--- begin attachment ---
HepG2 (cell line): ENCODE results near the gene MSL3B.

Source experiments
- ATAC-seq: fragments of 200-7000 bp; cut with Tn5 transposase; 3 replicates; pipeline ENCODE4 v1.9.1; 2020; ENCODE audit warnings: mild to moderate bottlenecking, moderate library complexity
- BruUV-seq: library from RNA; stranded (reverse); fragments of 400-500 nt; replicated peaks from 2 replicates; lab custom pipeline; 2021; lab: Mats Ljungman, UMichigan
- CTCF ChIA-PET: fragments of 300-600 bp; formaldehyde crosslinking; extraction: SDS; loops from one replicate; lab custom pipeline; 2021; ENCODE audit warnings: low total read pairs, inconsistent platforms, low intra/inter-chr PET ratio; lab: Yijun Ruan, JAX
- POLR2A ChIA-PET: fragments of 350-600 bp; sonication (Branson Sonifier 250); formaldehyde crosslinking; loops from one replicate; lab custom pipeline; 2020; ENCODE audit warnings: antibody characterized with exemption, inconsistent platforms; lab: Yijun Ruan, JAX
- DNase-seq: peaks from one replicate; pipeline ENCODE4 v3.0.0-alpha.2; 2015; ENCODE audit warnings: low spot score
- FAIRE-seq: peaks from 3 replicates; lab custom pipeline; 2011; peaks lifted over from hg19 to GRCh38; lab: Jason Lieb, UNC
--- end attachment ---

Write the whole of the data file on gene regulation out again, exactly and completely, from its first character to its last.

HepG2 (cell line): ENCODE results near the gene MSL3B.

Source experiments
- ATAC-seq: fragments of 200-7000 bp; cut with Tn5 transposase; 3 replicates; pipeline ENCODE4 v1.9.1; 2020; ENCODE audit warnings: mild to moderate bottlenecking, moderate library complexity
- BruUV-seq: library from RNA; stranded (reverse); fragments of 400-500 nt; replicated peaks from 2 replicates; lab custom pipeline; 2021; lab: Mats Ljungman, UMichigan
- CTCF ChIA-PET: fragments of 300-600 bp; formaldehyde crosslinking; extraction: SDS; loops from one replicate; lab custom pipeline; 2021; ENCODE audit warnings: low total read pairs, inconsistent platforms, low intra/inter-chr PET ratio; lab: Yijun Ruan, JAX
- POLR2A ChIA-PET: fragments of 350-600 bp; sonication (Branson Sonifier 250); formaldehyde crosslinking; loops from one replicate; lab custom pipeline; 2020; ENCODE audit warnings: antibody characterized with exemption, inconsistent platforms; lab: Yijun Ruan, JAX
- DNase-seq: peaks from one replicate; pipeline ENCODE4 v3.0.0-alpha.2; 2015; ENCODE audit warnings: low spot score
- FAIRE-seq: peaks from 3 replicates; lab custom pipeline; 2011; peaks lifted over from hg19 to GRCh38; lab: Jason Lieb, UNC